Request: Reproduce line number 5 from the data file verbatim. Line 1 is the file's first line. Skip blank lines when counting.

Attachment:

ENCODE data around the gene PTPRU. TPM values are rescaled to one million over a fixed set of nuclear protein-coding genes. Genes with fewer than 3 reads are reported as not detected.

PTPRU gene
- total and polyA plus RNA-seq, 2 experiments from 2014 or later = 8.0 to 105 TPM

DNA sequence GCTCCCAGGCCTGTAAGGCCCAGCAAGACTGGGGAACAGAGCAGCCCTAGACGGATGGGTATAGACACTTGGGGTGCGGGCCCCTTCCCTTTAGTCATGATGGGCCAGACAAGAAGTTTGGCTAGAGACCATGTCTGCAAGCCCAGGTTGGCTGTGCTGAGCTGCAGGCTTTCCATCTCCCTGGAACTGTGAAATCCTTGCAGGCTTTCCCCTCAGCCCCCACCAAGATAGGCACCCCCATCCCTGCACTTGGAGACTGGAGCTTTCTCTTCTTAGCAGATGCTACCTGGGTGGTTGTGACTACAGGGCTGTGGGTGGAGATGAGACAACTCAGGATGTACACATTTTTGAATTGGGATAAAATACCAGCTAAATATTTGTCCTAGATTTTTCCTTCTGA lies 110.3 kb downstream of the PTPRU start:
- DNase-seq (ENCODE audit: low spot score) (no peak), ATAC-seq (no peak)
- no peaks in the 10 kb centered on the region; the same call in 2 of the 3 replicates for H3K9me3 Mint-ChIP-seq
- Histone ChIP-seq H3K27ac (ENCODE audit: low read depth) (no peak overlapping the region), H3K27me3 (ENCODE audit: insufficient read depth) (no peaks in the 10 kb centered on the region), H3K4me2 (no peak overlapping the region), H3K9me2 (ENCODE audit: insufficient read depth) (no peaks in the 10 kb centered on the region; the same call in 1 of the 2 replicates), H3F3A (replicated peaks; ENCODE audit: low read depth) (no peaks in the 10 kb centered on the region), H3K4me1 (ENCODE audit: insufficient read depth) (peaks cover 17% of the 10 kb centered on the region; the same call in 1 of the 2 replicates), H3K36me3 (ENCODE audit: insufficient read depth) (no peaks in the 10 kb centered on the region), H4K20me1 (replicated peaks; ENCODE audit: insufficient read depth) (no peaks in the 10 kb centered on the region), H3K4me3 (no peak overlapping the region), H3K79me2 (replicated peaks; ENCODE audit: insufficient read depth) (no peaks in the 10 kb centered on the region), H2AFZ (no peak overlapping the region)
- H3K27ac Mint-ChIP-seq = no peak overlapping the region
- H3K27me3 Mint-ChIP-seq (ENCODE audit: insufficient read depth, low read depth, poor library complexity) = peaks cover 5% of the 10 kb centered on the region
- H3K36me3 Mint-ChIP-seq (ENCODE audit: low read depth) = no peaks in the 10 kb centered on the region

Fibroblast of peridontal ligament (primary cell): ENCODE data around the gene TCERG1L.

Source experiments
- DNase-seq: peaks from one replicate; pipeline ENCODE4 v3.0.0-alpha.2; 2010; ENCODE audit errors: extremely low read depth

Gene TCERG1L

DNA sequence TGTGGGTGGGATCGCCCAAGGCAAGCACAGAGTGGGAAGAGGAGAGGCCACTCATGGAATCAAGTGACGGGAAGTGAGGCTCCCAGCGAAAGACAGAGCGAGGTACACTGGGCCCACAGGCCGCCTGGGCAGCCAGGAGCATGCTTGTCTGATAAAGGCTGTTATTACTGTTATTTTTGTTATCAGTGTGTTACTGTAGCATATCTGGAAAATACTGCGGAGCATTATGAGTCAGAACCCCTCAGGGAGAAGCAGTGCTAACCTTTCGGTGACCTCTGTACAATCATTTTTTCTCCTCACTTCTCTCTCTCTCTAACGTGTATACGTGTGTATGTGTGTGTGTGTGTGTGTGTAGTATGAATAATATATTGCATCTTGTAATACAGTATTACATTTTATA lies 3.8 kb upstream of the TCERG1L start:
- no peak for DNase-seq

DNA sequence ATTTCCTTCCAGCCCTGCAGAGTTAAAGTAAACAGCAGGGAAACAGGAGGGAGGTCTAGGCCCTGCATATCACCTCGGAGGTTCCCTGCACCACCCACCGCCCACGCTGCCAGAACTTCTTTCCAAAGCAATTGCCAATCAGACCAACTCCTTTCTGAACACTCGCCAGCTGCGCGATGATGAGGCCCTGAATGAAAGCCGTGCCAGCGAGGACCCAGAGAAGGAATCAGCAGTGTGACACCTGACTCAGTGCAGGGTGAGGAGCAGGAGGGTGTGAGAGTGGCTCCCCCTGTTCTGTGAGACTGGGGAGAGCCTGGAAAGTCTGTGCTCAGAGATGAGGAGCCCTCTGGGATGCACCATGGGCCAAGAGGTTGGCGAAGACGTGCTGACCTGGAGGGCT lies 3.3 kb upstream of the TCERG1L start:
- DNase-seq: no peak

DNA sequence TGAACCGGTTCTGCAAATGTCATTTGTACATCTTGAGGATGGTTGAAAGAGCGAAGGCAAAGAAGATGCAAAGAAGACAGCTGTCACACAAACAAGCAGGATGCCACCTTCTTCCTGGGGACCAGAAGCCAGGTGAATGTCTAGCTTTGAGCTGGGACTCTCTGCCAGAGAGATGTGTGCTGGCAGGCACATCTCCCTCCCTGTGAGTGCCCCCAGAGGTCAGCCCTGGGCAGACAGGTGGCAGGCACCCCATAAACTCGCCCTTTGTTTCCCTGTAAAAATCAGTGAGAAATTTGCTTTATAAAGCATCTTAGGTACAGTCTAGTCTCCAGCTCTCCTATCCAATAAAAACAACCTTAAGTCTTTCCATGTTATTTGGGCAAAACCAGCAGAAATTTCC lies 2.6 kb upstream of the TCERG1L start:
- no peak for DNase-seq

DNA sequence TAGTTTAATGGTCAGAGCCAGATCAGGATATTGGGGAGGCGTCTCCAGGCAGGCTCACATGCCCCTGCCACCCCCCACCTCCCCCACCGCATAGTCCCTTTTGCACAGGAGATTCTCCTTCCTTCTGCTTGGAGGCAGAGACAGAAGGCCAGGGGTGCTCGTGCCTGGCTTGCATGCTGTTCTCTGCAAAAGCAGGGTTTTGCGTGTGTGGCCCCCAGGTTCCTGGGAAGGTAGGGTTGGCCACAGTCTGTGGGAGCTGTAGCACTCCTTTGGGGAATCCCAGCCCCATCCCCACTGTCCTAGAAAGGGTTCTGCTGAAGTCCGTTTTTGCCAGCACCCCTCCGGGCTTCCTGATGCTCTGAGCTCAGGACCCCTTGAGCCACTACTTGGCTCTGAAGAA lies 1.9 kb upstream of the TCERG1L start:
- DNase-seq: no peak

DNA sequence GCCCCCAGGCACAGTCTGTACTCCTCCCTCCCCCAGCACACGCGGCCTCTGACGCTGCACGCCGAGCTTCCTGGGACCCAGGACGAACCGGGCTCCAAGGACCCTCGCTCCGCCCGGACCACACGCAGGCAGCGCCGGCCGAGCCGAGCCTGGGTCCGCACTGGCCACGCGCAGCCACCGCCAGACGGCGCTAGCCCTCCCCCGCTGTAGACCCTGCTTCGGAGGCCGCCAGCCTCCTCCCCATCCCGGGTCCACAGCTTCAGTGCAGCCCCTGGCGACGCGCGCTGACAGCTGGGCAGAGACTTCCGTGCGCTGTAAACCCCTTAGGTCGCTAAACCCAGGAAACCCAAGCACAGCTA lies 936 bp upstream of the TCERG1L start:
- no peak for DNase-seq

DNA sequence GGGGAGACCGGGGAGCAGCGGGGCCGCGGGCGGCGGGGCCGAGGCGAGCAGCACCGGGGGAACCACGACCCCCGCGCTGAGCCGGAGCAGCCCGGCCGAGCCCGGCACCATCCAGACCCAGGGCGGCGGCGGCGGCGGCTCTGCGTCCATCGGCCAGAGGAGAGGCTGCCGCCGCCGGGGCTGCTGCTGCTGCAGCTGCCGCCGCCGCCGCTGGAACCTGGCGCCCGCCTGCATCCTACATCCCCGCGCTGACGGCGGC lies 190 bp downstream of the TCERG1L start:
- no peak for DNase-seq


- DNase-seq (ENCODE audit: low spot score) (no peak), ATAC-seq (no peak)